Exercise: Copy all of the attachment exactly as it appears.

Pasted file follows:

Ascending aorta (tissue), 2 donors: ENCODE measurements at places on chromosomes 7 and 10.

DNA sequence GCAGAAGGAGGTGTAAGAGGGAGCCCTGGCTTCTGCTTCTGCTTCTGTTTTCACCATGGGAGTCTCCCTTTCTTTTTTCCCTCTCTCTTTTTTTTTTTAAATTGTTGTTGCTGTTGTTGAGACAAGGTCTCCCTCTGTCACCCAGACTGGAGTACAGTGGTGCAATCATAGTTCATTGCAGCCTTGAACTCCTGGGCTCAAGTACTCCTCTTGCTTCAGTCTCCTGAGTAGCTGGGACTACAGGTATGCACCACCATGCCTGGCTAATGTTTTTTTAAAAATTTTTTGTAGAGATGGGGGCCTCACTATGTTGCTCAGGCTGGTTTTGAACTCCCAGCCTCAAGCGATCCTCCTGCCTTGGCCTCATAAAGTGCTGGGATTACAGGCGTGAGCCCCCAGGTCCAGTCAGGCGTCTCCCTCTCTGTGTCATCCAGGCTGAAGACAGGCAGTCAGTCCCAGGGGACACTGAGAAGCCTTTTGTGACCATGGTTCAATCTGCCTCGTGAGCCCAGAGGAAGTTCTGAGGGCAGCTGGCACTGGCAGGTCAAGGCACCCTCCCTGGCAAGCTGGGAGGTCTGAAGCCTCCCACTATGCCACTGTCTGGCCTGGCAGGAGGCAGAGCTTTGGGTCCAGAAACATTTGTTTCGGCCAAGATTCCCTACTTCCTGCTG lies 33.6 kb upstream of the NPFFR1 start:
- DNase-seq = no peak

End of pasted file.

Ascending aorta (tissue), 2 donors: ENCODE measurements at places on chromosomes 7 and 10.

DNA sequence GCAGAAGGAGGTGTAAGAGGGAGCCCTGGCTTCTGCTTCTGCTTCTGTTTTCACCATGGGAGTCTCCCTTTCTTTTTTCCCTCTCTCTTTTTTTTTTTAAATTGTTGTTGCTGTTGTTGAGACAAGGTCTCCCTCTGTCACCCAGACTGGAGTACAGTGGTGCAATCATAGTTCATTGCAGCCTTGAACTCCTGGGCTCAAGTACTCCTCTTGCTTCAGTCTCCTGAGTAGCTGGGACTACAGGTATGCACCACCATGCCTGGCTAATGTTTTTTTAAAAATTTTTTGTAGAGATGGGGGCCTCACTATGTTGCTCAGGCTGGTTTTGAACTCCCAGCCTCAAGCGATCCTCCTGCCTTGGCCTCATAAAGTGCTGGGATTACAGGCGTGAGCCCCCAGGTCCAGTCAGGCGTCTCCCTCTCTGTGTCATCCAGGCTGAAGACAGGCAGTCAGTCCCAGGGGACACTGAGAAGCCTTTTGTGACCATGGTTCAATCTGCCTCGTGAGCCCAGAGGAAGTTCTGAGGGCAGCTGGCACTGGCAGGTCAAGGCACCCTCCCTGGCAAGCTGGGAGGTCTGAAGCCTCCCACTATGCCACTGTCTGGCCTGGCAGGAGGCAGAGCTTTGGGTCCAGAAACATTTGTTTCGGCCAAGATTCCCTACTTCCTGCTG lies 33.6 kb upstream of the NPFFR1 start:
- DNase-seq = no peak